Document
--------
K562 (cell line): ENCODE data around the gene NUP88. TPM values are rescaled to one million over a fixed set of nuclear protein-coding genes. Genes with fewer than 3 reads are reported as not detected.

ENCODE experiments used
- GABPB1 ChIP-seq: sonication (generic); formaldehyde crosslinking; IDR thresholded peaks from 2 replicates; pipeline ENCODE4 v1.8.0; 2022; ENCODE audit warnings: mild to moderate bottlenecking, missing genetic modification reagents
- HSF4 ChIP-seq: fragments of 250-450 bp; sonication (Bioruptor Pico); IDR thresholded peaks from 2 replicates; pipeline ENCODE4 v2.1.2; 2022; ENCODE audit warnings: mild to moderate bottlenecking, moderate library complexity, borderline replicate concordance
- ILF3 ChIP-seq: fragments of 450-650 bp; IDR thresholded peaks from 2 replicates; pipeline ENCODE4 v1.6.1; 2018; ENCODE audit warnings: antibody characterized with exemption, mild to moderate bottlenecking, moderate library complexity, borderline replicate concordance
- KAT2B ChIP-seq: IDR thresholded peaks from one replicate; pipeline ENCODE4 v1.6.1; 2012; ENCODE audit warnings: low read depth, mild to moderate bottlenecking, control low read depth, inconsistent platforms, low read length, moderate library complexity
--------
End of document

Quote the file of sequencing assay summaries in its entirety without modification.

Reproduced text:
K562 (cell line): ENCODE data around the gene NUP88. TPM values are rescaled to one million over a fixed set of nuclear protein-coding genes. Genes with fewer than 3 reads are reported as not detected.

ENCODE experiments used
- GABPB1 ChIP-seq: sonication (generic); formaldehyde crosslinking; IDR thresholded peaks from 2 replicates; pipeline ENCODE4 v1.8.0; 2022; ENCODE audit warnings: mild to moderate bottlenecking, missing genetic modification reagents
- HSF4 ChIP-seq: fragments of 250-450 bp; sonication (Bioruptor Pico); IDR thresholded peaks from 2 replicates; pipeline ENCODE4 v2.1.2; 2022; ENCODE audit warnings: mild to moderate bottlenecking, moderate library complexity, borderline replicate concordance
- ILF3 ChIP-seq: fragments of 450-650 bp; IDR thresholded peaks from 2 replicates; pipeline ENCODE4 v1.6.1; 2018; ENCODE audit warnings: antibody characterized with exemption, mild to moderate bottlenecking, moderate library complexity, borderline replicate concordance
- KAT2B ChIP-seq: IDR thresholded peaks from one replicate; pipeline ENCODE4 v1.6.1; 2012; ENCODE audit warnings: low read depth, mild to moderate bottlenecking, control low read depth, inconsistent platforms, low read length, moderate library complexity